Top Compensation Best Practices and Associated Costs
Most companies prefer not to tinker with their compensation strategy — unless they absolutely must. Salary structures are difficult to get right, which is why it's tempting to adopt an "if it ain't broke, don't fix it" approach. But your compensation strategy doesn't exist in a vacuum. External factors are constantly impacting employee expectations, whether you like it or not.
For example, most incumbent employees expect to receive a typical annual raise of between 3% and 5%. However, when people switch to a new employer, they can negotiate a starting salary that's often up to 30% higher than their previous job. Talented performers are constantly fielding offers from rival employers. If you're not proactive, you face an ever-growing risk of losing your best people.
The solution to this problem? Take a hands-on approach to your compensation strategy and make sure your team members are getting what they deserve.
Top 4 Compensation Best Practices & Costs Associated
Compensation strategy is a balancing act between employee expectations and financial realities. The challenge is to build a total rewards package that's competitive but also sustainable.
There's also a cost associated with the compensation strategy itself. You'll need to consider costs such as:
- Base salaries and annual raises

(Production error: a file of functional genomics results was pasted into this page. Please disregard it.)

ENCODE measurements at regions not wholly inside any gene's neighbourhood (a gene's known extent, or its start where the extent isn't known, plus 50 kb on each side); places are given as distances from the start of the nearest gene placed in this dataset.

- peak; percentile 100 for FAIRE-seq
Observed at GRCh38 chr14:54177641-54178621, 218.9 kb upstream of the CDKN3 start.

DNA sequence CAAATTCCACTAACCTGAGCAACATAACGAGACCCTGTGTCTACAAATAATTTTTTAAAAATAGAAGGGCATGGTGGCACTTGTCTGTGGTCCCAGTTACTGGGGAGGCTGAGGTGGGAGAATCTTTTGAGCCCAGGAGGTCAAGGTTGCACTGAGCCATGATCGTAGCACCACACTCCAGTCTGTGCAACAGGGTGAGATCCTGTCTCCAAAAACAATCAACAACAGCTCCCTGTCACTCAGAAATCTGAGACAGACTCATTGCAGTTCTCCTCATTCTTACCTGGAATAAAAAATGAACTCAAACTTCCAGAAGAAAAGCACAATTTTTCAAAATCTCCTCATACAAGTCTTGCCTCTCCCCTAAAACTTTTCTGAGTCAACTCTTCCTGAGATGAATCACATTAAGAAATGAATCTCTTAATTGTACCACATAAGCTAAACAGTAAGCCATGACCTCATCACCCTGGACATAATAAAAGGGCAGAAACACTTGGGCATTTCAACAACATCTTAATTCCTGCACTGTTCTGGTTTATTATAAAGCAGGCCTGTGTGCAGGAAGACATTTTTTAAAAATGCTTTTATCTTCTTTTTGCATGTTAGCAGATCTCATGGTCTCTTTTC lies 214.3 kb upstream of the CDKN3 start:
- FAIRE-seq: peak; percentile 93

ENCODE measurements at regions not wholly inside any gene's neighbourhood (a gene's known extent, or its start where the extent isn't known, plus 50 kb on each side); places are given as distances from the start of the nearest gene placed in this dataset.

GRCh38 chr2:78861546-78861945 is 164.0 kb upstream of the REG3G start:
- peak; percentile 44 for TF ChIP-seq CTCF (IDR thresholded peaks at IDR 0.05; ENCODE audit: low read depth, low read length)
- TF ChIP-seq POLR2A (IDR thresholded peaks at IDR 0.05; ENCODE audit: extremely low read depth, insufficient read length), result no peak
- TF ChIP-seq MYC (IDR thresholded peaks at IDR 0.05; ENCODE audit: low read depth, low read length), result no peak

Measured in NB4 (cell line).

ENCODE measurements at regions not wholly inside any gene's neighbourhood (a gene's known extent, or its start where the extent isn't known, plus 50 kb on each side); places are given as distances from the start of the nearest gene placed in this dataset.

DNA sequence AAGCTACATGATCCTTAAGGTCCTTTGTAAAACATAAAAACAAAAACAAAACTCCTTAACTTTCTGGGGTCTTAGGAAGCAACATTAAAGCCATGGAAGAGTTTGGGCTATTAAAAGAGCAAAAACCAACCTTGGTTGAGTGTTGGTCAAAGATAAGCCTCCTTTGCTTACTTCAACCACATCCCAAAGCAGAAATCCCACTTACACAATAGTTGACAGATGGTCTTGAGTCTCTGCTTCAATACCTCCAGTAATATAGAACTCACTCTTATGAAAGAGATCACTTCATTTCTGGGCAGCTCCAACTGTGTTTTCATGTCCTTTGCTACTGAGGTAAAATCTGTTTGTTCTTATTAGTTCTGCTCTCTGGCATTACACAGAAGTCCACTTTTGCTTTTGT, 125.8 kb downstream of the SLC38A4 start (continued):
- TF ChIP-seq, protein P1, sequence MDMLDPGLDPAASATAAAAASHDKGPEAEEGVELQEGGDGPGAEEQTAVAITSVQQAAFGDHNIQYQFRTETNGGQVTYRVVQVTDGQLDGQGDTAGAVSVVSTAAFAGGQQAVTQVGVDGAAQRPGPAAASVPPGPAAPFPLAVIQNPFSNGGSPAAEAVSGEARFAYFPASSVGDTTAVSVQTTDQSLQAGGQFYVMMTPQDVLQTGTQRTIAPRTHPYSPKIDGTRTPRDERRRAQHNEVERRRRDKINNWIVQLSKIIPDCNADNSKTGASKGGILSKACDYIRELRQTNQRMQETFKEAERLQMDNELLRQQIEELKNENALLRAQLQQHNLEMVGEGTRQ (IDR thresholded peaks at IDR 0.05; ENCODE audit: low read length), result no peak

- Bonuses, benefits, and other payments to employees
- Research and development costs arising from building a complex HR process
- Training and education costs involved in bringing employees and managers up to speed
- HR and leadership resources required to implement a new compensation scheme
You'll also need to think about how these costs scale up as your business grows. Developing a compensation strategy is always challenging. Here are a few best practices that will help you get it right.
1. Stay in touch with market trends
Salaries, like prices, are ultimately decided by the market. Companies that pay below the market rate are always at risk of losing their most talented staff to rivals. Companies that exceed the market rate, however, might find their salary overheads unsustainable. Your challenge is to find a balance between those extremes.
One solution is to invest in salary surveys. These surveys offer well-researched salary data for individual positions. Surveys are usually sold by third parties, with different companies providing data for various sectors.
Another option is to work with a compensation specialist. These consultants have an in-depth understanding of the market, and they will help you define a Total Rewards package that meets employee expectations.
Cost: Salary surveys can cost $500-$5,000; Compensation specialists charge consultancy rates, often as part of a broader HR service.
2. Make sure your compensation philosophy is fair
Behind every salary structure, there is a compensation philosophy. This philosophy forms part of your overall culture. Key elements here include questions like how you reward performance, whether you allow large wage gaps between positions, and how you react to external economic pressures.
Some companies will sit down and define answers to these questions in a compensation philosophy document. Formalizing your compensation philosophy can make it easier to apply the rules consistently across the entire organization.
How you approach compensation philosophy is up to you, but there's one golden rule: you must be fair. In this specific context, fairness means: